Refuges if you're at risk of domestic abuse

Most refuges are safe houses for women to escape domestic abuse.

They are for women on their own, or with their children.

You do not need to have experienced physical abuse to stay in a refuge.

Very few refuges are for men but several domestic abuse charities do support men.

How to get a place in a refuge

You can stay in a refuge if:

  • you're at risk of domestic abuse

  • there is a refuge space available on the day you call

  • refuge staff have checked that it's a safe option for you and other people living there

There is a shortage of refuge spaces. You cannot usually book a refuge space in advance. You need to be ready to move in if there is a space available.

The charities below can help you find a refuge space and advise on other emergency options.

Contact the National Domestic Abuse Helpline run by Refuge.

0808 2000 247
Free 24 hour helpline

Use the Women's Aid directory to find a refuge in a particular area.

The directory also shows services that offer support to men.

Contact the National LGBT+ Domestic Abuse Helpline run by Galop.

The helpline is staffed by LGBTQ+ advisers and can refer to trans-inclusive services.

Contact Stonewall Housing if you are LGBTQ+ and have difficulties finding a safe refuge space because of your gender or sexuality.

Stonewall Housing provide specialist advice and accommodation for LGBTQ+ people who are homeless or experiencing domestic abuse.

Contact Karma Nirvana if you're experiencing honour based abuse, or are being forced or pressured to marry someone.

Karma Nirvana can advise on safe options regardless of sex, gender or sexuality. They also advise professionals helping people at risk of honour based abuse or forced marriage.

You may be able to get free rail travel to take up a place in a refuge. Ask the National Domestic Abuse Helpline or the Women's Aid live chat service about this.

Specialist refuges for Black, Asian and ethnic minority women

You may be able to stay in a specialist refuge if you are Black or Asian or from an ethnic minority community.

Many women prefer to recover from domestic abuse in a specialist refuge where you are less likely to experience racism, or where the staff and other residents speak the same language or have similar cultural or religious backgrounds.

Find out more about some specialist refuges run by:

Help from the council if you cannot find a refuge space

The council must usually help with emergency housing if you're at risk of domestic abuse regardless of your sex, gender or sexuality.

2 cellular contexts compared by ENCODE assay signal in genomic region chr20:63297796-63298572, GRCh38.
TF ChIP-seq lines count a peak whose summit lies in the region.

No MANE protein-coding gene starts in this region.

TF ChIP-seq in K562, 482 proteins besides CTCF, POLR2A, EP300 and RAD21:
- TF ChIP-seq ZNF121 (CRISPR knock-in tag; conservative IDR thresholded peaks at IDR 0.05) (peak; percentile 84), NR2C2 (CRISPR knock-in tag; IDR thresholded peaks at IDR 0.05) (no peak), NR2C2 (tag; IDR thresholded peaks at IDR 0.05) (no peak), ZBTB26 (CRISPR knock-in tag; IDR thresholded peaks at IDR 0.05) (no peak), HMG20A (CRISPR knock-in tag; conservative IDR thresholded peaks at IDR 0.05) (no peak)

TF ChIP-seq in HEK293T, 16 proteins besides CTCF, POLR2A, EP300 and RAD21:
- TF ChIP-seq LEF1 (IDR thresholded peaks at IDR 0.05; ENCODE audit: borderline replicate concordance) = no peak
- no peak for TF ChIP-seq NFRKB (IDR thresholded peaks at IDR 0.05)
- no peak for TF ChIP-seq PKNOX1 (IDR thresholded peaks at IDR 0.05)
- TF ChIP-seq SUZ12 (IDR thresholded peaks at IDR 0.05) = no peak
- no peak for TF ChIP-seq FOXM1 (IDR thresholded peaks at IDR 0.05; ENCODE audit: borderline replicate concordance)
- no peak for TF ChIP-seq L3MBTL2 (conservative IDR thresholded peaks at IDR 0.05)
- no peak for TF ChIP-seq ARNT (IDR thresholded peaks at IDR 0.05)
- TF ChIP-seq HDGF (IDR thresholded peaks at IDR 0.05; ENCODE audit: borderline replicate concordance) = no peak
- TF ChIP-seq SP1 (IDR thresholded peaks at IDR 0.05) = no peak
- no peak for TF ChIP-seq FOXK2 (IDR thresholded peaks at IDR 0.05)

The council can only help with emergency housing if you also meet immigration conditions.

If you cannot get benefits for immigration reasons

Some refuges have spaces for women who cannot get benefits or other housing help because of immigration conditions.

If your immigration status means you have 'no recourse to public funds' or you cannot claim benefits for immigration reasons, these charities can give specialist advice and support:

What it's like to live in a refuge

Most refuges are ordinary houses although some are larger purpose built buildings.

You usually get a room of your own or to share with your children.

You have to share other spaces such as the living room, kitchen and sometimes a bathroom with other families living in the refuge.

Refuge staff will offer emotional and practical support as well as advice.

How long you can stay

You can usually stay as long as you need to. Staff will help you to move you into a safe settled home when you leave the refuge.

You count as homeless if you live in a refuge. The council must usually help with longer term housing if you make a homeless application.

How much it costs

You usually have to pay rent but you will not need money up front.

Housing benefit usually covers some or all of the cost. Refuge staff can help you to claim.

If you have to pay rent on the home you've left, you can usually get benefit for both homes for up to a year as long as you intend to return to your old home.

House rules in a refuge

Refuge addresses are confidential to protect the people who live there from further abuse.

If you live in a refuge, you must not share the address with others as it puts people who live there at risk.

You usually sign a licence agreement which contains the refuge rules.

Many refuges do not allow:

Informal rules in a refuge are often worked out by the people who live there. For example, rules around children's bedtimes or use of the washing machine.

Still need help?

Find out about other housing help if you're experiencing domestic abuse.


Last updated: 3 December 2021

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